Horror mystery about the residents of a Louisiana castle who are being murdered by a masked killer. When the family arrives for the reading of Marion's will, his wife is strapped to the ... See full summary »
Horror mystery about the residents of a Louisiana castle who are being murdered by a masked killer. When the family arrives for the reading of Marion's will, his wife is strapped to the face of a cliff and drowned by the tide. More murders follow, and as Inspector Bore (Vicente Roca) investigates, he discovers some dark secrets in the family's past. Written by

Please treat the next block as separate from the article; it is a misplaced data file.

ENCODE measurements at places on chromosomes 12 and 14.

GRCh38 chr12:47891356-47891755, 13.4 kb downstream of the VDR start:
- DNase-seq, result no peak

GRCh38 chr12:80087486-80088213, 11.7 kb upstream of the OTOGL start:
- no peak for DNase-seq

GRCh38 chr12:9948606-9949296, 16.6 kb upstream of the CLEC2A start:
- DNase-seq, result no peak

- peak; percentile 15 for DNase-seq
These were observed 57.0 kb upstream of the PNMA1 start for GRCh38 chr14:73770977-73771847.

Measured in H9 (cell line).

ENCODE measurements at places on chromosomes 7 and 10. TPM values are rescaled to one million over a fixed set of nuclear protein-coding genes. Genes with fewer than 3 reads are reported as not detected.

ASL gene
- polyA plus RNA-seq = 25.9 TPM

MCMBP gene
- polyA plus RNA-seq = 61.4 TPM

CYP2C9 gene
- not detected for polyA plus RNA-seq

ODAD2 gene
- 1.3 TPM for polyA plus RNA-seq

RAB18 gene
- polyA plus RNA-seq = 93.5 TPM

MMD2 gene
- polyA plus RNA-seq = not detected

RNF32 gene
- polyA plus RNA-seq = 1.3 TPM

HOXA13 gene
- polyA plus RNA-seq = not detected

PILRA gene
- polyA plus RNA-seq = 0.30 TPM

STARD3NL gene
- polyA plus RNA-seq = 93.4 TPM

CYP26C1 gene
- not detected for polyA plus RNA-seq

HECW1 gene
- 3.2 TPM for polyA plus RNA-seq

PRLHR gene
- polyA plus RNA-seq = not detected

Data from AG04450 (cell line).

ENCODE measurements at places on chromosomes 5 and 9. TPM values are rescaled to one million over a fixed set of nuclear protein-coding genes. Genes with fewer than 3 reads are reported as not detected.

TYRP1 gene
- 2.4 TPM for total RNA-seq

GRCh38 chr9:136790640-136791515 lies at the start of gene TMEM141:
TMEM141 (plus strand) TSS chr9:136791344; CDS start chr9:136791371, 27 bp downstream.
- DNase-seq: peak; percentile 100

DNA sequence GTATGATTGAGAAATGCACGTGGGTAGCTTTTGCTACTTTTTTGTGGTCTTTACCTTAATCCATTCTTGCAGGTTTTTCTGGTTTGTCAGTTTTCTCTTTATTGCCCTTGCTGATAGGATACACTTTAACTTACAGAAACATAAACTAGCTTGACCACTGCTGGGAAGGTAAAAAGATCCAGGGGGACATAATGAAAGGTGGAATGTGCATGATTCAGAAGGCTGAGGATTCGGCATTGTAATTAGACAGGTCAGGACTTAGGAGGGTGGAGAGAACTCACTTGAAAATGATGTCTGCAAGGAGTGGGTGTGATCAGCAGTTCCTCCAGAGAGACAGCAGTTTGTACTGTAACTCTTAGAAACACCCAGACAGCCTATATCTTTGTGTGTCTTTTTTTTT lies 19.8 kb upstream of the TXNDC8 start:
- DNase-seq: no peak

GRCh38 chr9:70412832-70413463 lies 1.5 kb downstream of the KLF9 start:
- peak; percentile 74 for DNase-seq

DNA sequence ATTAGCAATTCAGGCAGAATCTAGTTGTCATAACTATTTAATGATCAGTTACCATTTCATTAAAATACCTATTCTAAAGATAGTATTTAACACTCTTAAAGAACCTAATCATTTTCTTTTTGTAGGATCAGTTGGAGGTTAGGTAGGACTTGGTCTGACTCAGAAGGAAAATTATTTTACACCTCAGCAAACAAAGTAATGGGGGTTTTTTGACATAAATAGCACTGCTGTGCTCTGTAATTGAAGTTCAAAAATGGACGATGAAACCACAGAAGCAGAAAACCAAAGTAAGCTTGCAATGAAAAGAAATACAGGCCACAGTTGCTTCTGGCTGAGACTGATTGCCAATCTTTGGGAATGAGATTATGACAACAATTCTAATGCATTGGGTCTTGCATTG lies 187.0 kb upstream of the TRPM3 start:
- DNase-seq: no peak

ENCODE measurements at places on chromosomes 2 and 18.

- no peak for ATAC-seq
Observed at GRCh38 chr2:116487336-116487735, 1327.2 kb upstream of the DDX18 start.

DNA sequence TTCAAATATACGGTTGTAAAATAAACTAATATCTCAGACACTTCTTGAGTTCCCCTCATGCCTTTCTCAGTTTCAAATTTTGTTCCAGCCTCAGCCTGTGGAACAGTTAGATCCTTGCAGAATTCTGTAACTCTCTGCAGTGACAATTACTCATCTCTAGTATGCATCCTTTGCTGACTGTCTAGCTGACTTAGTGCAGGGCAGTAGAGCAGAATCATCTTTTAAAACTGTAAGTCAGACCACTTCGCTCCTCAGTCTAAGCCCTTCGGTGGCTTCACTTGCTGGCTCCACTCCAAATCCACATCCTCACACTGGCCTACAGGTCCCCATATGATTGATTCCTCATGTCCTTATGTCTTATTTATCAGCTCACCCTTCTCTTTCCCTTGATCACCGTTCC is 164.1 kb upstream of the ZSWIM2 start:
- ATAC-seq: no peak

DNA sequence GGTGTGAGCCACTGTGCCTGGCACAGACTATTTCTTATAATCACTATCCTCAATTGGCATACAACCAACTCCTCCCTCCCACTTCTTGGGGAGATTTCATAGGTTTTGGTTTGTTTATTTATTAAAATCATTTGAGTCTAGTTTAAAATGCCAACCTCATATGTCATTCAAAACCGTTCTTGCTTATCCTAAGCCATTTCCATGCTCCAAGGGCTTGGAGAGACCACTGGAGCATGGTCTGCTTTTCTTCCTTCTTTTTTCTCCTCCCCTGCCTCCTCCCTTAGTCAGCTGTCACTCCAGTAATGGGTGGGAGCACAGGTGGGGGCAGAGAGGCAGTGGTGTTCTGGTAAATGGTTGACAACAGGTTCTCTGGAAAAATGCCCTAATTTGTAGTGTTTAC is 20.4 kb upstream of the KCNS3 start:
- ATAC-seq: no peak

Roger Corman apparently isn't the only director who can do Edgar Allen Poe adaptations, even though he undoubtedly remains the reigning king thanks to his SEVEN masterful films during the early 60's starring Vincent Price. The least you can say about this movie is that it's a likable effort. If you compare the oeuvres of exploitation master Jess Franco and early 19th century author Edgar Allen Poe, an amalgamation of their works seems nearly impossible and ridiculous. And yet, "Night of the Skull" is a very compelling and atmospheric Gothic horror film, worthy of Poe's good reputation and a class above the majority of Franco's other movies. The screenplay is based on Poe's "The Cat and the Canary" and revolves on the despicable Marion family as they gather around to hear the will of the murdered patriarch Archibald Percival. Since his death was unnatural, the inheritors all of a sudden get to hear a completely unexpected testament that divides the family fortune differently. Then at night comes a skull-masked killer to eliminate all the family members in gruesome ways, referring to the four basic elements water, wind, earth and fire. Our good old pal Jess manages to create a wondrously sinister Goth atmosphere, complete with dark mansions near the seaside and loud thunderstorms. There's always a certain level of suspense to enjoy and the murders are impressively barbaric. Especially the first murder, that of the family patriarch, is quite creepy. This movie probably contains the smallest amount of sleaze in a Jess Franco movie ever (even Lina Romay keeps her clothes on at all times, which is truly odd), but there's constant hinting at perverted themes, such as incest, voyeurism and adultery. The decors are great, the acting is more than adequate for once and the recent DVD release looks very nice. This film isn't dubbed, which is a real pleasure. Definitely top 3 Franco material, alongside "Faceless" and "The Awful Dr. Orloff".
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